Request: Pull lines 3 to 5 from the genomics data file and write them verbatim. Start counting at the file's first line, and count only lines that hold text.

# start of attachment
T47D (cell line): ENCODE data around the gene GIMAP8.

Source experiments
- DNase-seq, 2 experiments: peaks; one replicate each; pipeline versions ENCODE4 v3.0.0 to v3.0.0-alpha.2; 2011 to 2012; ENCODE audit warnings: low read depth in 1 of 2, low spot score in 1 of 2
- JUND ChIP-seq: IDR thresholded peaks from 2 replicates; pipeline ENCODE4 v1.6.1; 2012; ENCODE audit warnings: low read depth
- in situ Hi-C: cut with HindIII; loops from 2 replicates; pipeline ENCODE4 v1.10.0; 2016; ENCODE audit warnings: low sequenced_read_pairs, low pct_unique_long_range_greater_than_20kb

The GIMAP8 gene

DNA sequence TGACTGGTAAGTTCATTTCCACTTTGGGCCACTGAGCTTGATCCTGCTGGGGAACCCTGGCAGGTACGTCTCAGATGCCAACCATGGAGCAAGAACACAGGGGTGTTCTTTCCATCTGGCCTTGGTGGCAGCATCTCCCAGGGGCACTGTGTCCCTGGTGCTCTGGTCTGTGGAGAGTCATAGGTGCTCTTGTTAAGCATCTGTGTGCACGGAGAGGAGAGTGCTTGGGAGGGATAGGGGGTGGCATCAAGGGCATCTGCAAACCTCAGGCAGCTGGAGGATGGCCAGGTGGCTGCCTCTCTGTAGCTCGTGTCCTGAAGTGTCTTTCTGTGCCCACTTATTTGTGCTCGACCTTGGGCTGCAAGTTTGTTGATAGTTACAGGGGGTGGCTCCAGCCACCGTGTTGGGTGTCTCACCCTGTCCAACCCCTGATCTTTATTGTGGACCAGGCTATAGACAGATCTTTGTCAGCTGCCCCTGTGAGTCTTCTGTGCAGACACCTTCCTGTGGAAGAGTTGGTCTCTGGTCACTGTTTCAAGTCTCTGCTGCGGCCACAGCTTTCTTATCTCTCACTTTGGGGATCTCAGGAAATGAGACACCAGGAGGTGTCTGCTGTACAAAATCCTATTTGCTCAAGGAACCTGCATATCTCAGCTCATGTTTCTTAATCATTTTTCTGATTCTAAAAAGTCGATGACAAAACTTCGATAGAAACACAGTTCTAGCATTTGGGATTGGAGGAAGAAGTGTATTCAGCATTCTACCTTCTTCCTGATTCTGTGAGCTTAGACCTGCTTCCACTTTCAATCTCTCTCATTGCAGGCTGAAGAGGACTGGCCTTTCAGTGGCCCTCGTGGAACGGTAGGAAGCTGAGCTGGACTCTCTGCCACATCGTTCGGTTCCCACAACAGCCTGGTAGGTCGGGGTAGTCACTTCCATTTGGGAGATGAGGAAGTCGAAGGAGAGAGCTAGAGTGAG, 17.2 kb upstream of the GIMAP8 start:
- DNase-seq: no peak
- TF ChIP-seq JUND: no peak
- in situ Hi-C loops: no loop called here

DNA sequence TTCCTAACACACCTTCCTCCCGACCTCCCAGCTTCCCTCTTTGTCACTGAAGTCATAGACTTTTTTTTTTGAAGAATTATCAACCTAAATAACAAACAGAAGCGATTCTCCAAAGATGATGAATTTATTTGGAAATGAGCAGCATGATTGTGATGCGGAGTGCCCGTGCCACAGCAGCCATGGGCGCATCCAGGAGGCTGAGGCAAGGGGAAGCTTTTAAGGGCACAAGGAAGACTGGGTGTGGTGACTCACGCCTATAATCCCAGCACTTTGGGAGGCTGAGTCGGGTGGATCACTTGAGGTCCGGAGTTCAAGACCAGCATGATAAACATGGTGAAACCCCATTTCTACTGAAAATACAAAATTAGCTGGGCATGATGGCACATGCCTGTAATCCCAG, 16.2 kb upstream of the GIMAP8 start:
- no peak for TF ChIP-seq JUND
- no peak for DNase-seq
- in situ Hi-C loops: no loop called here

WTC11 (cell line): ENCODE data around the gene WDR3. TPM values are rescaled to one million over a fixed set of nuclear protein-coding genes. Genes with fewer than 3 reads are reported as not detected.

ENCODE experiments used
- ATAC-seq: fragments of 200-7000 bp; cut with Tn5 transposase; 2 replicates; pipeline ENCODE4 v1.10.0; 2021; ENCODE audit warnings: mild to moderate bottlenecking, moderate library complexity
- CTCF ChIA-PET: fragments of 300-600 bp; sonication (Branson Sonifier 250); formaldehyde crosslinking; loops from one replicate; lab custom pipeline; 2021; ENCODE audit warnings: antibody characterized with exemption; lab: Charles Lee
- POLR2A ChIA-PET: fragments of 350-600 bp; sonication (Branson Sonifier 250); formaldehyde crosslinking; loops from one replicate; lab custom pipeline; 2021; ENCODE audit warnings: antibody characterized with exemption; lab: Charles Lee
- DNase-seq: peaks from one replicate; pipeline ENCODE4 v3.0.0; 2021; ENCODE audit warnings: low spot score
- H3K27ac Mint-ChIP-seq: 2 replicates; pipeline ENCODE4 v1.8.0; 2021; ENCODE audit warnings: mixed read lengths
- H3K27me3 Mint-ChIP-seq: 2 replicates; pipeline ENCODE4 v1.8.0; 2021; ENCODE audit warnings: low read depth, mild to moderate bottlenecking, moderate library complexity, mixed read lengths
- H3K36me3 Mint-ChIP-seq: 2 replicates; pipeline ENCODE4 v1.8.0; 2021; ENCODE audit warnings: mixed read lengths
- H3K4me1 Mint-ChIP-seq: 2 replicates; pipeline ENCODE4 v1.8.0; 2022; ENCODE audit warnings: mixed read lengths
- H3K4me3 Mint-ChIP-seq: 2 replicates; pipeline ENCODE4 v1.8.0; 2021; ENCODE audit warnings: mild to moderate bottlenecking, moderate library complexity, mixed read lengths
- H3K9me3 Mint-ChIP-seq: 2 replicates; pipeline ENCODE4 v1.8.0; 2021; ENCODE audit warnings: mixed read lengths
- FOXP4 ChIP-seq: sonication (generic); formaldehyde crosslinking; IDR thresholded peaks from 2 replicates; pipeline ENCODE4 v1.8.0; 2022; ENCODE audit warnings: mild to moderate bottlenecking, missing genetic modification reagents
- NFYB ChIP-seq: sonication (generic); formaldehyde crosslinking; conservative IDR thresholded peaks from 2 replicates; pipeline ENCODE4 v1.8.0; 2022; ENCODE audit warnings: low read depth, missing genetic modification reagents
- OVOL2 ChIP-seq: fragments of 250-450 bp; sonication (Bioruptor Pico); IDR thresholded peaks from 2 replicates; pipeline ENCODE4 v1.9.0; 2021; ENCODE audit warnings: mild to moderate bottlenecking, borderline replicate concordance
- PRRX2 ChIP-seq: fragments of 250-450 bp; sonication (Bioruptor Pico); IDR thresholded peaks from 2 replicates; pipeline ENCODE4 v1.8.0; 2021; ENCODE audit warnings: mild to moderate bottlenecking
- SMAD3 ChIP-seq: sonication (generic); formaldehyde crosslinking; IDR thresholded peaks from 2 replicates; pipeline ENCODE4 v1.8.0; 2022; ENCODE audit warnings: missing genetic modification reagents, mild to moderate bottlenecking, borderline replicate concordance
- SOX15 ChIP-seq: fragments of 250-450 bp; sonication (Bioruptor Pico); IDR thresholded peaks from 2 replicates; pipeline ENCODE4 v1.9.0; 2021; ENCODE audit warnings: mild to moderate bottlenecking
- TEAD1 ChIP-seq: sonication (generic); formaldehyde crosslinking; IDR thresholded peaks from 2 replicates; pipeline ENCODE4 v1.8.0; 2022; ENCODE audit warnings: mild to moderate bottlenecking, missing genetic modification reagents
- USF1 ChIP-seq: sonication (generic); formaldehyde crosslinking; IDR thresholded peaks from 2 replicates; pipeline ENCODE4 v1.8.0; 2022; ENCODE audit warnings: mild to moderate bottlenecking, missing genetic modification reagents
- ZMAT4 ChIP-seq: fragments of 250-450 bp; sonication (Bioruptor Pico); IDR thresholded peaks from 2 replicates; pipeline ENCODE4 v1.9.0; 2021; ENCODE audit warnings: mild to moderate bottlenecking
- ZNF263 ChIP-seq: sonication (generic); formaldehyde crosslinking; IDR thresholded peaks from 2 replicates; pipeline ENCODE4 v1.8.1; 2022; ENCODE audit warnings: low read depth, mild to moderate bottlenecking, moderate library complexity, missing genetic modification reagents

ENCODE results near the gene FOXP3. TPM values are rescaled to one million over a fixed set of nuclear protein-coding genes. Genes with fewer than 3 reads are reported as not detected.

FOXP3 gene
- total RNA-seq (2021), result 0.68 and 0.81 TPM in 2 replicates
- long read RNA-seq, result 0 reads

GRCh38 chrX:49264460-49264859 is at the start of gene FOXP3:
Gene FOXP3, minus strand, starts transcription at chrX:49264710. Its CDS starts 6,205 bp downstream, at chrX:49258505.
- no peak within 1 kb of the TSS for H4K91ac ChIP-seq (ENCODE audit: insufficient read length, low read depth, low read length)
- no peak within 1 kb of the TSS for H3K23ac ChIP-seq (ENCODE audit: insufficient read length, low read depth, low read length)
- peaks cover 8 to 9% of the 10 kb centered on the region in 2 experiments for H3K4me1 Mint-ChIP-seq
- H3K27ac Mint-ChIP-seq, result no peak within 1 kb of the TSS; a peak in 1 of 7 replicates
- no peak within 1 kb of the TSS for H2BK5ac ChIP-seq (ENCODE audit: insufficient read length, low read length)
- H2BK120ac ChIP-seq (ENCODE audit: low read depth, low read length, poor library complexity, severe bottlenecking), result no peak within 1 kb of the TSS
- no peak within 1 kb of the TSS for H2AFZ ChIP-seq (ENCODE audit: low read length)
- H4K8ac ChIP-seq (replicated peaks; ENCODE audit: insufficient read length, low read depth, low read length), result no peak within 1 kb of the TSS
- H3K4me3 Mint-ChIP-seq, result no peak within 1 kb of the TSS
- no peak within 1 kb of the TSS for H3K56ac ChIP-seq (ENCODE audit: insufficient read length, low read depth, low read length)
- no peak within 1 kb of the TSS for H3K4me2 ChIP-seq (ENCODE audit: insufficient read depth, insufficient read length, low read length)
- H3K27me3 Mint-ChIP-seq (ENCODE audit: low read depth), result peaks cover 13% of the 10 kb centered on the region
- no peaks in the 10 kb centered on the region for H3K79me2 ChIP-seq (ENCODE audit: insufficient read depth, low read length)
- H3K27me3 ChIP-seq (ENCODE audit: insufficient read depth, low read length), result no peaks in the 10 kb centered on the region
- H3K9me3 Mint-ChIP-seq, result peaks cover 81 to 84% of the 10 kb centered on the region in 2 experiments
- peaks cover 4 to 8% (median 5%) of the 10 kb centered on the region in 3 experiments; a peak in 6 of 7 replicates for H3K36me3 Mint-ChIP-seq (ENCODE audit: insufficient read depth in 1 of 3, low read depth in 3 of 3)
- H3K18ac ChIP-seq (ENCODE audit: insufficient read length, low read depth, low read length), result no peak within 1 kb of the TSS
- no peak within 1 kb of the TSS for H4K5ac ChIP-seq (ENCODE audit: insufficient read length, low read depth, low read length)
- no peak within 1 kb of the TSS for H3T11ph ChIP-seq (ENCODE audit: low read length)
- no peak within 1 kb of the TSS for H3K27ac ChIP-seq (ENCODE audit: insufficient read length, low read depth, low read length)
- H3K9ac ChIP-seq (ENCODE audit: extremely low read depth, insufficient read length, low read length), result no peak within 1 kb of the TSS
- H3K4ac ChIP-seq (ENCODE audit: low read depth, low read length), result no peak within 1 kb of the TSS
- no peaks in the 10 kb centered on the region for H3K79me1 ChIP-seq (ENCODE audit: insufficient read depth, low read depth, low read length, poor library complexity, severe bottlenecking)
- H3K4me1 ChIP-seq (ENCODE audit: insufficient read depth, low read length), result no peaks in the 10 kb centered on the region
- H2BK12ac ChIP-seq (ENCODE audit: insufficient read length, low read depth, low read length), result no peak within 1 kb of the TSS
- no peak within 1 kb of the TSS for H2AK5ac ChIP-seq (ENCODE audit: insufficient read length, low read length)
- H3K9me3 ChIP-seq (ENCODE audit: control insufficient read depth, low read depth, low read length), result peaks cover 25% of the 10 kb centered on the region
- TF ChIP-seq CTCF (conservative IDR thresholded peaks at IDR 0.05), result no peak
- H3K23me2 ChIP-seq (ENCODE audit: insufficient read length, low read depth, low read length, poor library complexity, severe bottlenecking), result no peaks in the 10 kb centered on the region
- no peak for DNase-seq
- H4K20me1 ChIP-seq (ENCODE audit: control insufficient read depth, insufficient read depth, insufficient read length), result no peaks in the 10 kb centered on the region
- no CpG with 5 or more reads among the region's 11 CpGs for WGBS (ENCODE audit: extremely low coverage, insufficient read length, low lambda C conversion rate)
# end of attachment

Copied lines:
- DNase-seq, 2 experiments: peaks; one replicate each; pipeline versions ENCODE4 v3.0.0 to v3.0.0-alpha.2; 2011 to 2012; ENCODE audit warnings: low read depth in 1 of 2, low spot score in 1 of 2
- JUND ChIP-seq: IDR thresholded peaks from 2 replicates; pipeline ENCODE4 v1.6.1; 2012; ENCODE audit warnings: low read depth
- in situ Hi-C: cut with HindIII; loops from 2 replicates; pipeline ENCODE4 v1.10.0; 2016; ENCODE audit warnings: low sequenced_read_pairs, low pct_unique_long_range_greater_than_20kb